In a recent interview with Quartz, Gates said that a robot tax could finance jobs taking care of elderly people or working with kids in schools, for which needs are unmet and to which humans are particularly well suited. He argues that governments must oversee such programs rather than relying on businesses, in order to redirect the jobs to help people with lower incomes. The idea is not totally theoretical: EU lawmakers considered a proposal to tax robot owners to pay for training for workers who lose their jobs, though on Feb. 16 the legislators ultimately rejected it.
“You ought to be willing to raise the tax level and even slow down the speed” of automation, Gates argues. That’s because the technology and business cases for replacing humans in a wide range of jobs are arriving simultaneously, and it’s important to be able to manage that displacement. “You cross the threshold of job replacement of certain activities all sort of at once,” Gates says, citing warehouse work and driving as some of the job categories that in the next 20 years will have robots doing them.Kevin J. Delaney
This sounds like a very good idea in my opinion!
There are existing economic mechanisms to recoup those taxes at least to some extent: if companies replace human with robot labor, they save both the wages paid out to people and the taxes paid for employing them. This means higher profits, but also higher corporate taxes paid out to the state (well, assuming companies don’t hide the extra profits overseas, like many of them have been doing for years).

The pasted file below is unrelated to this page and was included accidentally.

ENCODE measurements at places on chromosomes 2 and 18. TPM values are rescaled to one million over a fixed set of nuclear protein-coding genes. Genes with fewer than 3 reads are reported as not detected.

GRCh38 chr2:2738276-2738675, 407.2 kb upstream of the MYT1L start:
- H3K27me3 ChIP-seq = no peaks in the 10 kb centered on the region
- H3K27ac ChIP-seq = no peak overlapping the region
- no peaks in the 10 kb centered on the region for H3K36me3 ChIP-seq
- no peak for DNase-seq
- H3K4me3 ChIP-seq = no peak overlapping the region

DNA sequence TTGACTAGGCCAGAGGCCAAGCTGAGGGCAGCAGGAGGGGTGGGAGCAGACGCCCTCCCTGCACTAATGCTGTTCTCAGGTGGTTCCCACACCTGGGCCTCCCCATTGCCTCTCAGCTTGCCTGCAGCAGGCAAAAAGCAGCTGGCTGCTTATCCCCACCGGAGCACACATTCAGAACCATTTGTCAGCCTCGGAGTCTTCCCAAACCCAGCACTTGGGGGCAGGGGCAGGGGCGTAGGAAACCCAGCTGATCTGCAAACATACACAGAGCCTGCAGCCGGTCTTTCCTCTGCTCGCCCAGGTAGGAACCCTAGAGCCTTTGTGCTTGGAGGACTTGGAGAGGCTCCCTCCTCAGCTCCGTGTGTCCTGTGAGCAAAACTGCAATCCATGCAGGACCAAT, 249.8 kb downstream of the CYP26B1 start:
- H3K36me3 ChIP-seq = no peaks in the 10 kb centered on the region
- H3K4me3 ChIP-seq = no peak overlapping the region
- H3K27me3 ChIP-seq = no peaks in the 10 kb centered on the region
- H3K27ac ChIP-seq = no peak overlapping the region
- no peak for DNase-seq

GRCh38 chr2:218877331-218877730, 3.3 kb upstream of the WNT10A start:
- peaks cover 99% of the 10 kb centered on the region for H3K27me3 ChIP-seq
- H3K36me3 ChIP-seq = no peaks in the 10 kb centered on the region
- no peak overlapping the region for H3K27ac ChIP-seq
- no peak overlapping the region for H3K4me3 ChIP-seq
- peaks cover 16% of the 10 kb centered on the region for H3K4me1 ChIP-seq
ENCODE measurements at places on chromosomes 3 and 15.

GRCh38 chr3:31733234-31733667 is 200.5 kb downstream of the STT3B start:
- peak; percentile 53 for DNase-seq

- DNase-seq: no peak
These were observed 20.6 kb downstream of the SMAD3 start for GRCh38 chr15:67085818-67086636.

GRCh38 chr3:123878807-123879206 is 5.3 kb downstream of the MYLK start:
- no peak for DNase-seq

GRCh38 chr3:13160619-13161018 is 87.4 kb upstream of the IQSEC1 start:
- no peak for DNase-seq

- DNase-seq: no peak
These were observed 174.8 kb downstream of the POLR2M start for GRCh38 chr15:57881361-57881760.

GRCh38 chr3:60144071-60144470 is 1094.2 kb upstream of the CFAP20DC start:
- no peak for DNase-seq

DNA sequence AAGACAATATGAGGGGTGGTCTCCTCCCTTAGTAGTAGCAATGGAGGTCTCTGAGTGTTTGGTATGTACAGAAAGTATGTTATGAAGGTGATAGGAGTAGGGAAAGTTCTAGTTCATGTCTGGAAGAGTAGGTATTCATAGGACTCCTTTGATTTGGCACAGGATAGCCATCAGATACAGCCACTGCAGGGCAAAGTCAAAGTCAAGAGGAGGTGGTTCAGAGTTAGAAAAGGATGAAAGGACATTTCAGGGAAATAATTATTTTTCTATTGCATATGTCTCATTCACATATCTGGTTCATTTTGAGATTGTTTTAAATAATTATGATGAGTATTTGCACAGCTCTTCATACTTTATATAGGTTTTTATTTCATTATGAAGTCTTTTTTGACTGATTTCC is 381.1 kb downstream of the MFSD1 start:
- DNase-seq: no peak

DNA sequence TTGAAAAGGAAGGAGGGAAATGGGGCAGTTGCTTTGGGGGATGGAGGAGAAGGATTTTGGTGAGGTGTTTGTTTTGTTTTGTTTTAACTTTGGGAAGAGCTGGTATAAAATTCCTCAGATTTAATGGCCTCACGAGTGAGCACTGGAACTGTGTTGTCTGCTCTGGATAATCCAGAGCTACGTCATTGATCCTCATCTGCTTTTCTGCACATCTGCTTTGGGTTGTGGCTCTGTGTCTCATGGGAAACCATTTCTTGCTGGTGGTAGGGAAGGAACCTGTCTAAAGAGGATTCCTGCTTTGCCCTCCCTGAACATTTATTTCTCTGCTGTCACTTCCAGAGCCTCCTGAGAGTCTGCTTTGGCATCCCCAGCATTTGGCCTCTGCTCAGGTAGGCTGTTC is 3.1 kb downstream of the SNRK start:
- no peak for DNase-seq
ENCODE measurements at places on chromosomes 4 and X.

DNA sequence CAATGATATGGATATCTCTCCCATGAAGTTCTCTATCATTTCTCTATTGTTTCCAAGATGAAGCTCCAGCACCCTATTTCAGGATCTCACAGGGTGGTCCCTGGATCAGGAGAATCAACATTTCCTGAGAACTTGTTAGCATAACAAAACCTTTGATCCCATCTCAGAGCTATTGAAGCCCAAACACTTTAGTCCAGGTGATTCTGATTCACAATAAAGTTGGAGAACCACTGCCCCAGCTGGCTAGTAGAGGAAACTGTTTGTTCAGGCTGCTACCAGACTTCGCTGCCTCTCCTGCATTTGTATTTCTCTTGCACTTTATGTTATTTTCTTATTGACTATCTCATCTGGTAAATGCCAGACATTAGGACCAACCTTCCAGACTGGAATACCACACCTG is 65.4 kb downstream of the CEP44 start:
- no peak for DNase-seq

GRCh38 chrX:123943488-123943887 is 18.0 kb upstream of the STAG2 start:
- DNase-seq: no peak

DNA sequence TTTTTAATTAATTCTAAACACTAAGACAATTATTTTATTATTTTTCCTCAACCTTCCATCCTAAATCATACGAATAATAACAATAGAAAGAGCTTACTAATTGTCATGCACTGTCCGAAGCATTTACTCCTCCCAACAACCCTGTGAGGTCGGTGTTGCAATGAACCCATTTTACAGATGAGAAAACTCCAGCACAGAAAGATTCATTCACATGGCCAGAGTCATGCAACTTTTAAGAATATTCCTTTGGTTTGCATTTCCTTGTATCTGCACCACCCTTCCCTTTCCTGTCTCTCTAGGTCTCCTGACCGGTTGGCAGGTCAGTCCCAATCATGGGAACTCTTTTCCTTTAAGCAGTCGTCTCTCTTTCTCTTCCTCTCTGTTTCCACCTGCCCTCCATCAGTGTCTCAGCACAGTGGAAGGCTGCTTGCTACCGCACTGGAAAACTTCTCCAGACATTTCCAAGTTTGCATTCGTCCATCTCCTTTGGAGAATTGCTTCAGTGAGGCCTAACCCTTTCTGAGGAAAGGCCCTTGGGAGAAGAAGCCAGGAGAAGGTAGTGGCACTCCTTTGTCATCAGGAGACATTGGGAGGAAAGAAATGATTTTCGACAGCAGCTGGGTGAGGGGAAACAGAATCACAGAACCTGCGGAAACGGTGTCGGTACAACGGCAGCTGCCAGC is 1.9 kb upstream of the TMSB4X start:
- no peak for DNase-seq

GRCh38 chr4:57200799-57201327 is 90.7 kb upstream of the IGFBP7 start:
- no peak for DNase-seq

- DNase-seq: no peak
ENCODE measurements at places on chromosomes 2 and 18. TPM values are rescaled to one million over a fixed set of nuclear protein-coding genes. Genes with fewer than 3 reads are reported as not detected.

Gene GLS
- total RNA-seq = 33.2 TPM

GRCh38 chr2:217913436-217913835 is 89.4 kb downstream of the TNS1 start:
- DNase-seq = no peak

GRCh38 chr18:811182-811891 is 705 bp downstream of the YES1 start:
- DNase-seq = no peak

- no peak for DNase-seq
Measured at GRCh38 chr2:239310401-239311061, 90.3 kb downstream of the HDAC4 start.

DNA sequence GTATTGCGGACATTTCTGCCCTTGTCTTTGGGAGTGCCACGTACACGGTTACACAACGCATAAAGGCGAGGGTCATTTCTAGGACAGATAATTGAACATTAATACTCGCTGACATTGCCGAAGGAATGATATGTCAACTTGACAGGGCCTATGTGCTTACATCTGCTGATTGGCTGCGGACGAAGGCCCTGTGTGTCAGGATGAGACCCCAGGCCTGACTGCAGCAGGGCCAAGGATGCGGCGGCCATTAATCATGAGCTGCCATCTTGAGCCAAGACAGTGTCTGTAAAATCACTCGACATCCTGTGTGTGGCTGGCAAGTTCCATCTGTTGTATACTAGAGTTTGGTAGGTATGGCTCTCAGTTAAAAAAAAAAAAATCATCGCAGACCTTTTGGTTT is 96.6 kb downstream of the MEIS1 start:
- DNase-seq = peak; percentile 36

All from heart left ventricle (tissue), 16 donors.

But the problem with this scenario is that is ignores the natural evolution of markets: let’s say there’s no automation tax; one company starts employing robots extensively while another still relies on human employees; if the first one out-competes and eventually drives the second one out of business, the people from the second company end up unemployed and the first company ends up with the profits. It’s what could happen not far from now with Amazon Go stores replacing traditional stores on the American market.
Another aspect that complicates the matter is globalization: if a country introduces robot taxes (let’s say the EU), what’s stopping companies from shifting their production elsewhere, where they can employ robots freely? Granted, the EU in this case will still levy taxes on those products through import taxes and VAT, so that might not be such a big issue. But it’s hard to say without some data and simulations about the results.
No matter which way you go, taxing robots directly or letting the market forces ‘decide’, you need a strong state to oversee the collection of taxes and redistribution of wealth. If the money end up back in the hands of the rich, the capital-owners, and the unemployed are left to fend for themselves, there was not much point in implementing the robot tax in the first place.